Faculty Research 1990 - 1999

Title

Synergistic interaction of bacterial lipopolysaccharide and the monocyte-macrophage colony-stimulating factor: potential quantitative and qualitative changes in macrophage-produced cytokine bioactivity.

Document Type

Article

Publication Date

1992

Keywords

Cells-Cultured, Comparative-Study, Cytokines: ge, ph, me, Drug-Synergism, Gene-Expression: de, ph, Interleukin-1: ge, ph, me, Interleukin-6: ge, ph, me, Lipopolysaccharides: ph, Macrophage-Colony-Stimulating-Factor, Macrophages: de, ph, me, Mice, Mice-Inbred-C3H, RNA: ge, SUPPORT-U-S-GOVT-P-H-S, Thymus-Gland: de, cy, me, Tumor-Necrosis-Factor: ge, ph, me

JAX Source

J Leukoc Biol 1992 Jan;51(1):93-6

Grant

CA27523

Abstract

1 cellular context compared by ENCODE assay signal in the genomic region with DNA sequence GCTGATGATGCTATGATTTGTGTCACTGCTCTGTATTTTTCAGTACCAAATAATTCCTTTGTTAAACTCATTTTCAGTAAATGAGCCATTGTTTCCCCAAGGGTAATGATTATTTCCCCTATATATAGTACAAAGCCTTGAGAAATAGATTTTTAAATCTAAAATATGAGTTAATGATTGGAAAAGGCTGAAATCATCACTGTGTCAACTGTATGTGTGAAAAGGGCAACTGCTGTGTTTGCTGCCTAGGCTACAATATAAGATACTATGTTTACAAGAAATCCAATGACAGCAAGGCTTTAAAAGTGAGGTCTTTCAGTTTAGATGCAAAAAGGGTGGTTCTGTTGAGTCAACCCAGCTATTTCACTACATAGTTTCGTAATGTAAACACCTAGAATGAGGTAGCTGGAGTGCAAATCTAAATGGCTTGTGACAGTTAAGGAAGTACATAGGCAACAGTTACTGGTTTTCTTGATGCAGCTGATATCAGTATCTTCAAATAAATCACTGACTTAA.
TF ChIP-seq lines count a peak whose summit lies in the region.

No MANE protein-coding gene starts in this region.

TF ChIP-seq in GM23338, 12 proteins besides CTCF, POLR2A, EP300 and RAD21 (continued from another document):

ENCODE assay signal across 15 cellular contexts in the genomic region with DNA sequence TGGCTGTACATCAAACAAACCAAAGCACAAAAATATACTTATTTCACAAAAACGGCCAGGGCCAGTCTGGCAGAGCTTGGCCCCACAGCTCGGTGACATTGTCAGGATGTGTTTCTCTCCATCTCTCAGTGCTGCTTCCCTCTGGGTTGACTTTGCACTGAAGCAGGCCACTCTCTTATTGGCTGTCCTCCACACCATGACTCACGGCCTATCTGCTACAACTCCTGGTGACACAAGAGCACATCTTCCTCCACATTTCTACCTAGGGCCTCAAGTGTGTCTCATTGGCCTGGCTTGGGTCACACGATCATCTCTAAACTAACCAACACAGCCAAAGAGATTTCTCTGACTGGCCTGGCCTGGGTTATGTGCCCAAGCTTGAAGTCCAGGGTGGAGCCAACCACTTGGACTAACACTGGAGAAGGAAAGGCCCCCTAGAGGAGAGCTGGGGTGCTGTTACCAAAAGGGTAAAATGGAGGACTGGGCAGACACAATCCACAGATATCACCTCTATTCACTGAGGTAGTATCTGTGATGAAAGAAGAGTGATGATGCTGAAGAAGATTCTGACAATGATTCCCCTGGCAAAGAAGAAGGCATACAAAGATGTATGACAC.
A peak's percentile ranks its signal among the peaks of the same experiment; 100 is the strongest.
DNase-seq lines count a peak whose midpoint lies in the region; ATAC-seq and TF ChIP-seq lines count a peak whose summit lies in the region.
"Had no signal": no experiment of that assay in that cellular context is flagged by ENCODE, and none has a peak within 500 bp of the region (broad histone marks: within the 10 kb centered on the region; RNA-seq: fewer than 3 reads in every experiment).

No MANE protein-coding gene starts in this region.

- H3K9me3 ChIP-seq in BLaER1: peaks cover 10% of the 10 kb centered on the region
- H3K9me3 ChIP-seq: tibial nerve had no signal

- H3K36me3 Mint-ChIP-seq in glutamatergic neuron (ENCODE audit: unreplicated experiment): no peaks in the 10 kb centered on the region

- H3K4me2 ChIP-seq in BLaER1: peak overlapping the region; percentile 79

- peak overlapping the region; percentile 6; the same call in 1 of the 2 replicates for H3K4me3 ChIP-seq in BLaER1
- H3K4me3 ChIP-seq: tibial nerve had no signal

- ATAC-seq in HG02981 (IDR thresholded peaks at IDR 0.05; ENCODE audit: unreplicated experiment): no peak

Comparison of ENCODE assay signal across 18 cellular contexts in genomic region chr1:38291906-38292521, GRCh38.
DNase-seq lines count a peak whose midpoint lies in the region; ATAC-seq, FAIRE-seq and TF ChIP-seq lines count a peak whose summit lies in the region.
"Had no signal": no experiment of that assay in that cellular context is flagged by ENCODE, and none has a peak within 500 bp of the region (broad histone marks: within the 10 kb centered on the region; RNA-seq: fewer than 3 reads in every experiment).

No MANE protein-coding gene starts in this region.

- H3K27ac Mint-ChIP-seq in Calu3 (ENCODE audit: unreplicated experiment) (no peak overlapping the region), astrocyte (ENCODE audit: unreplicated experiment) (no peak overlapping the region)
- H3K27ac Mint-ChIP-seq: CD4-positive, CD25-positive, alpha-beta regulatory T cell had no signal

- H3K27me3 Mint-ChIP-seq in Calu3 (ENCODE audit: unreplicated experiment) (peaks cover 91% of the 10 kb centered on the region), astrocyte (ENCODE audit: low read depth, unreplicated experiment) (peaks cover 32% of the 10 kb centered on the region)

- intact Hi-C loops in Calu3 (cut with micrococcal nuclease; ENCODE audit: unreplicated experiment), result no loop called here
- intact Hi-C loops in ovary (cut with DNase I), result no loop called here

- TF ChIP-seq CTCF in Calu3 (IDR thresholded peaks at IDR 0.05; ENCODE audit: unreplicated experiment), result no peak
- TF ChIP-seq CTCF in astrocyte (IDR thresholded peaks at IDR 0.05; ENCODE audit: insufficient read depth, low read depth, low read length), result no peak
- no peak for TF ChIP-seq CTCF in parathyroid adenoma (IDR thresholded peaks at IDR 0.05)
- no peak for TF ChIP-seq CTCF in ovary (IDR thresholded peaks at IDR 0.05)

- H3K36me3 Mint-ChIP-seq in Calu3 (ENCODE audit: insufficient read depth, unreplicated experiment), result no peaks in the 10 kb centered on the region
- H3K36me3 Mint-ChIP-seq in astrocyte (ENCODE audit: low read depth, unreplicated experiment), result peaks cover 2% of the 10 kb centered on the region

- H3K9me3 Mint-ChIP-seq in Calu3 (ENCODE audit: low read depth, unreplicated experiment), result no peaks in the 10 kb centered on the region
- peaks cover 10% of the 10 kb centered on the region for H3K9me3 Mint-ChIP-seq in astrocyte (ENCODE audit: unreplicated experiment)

In this brief definitive report, we show that over a 6-h period and under serum-free conditions, recombinant monocyte-macrophage colony-stimulating factor 1 (rCSF-1) and lipopolysaccharide (LPS) synergize and induce macrophages to express higher levels of mRNA for interleukin 1 alpha (IL-1 alpha), IL-1 beta, tumor necrosis factor alpha (TNF-alpha), and IL-6 and to release more bioactivity than macrophages treated with LPS alone. This synergy was regulated by the amount of LPS in the culture medium. Paraformaldehyde-fixed macrophages like-wise showed augmentation of IL-1 activity, but whereas all of the bioactivity associated with the fixed macrophages could be neutralized by anti-IL-1 alpha antibody only approximately 40% of the supernate activity could be attributed to IL-1 alpha. Preliminary data suggest that the augmenting effect induced by CSF-1 cannot be explained solely on a quantitative basis because the addition of rIL-1 alpha to supernates of macrophages treated with LPS alone or with the combination of LPS and CSF-1 resulted in an increase in thymocyte mitogenic activity to a level that could not be explained on an additive basis. Although the supernates contained TNF and IL-6, antibody neutralization assays made it unlikely that these were directly responsible for the augmenting effect. These results suggest that CSF-1 not only enhances basic genetic responses induced by LPS alone but also may induce a mechanism that amplifies cytokine bioactivity.

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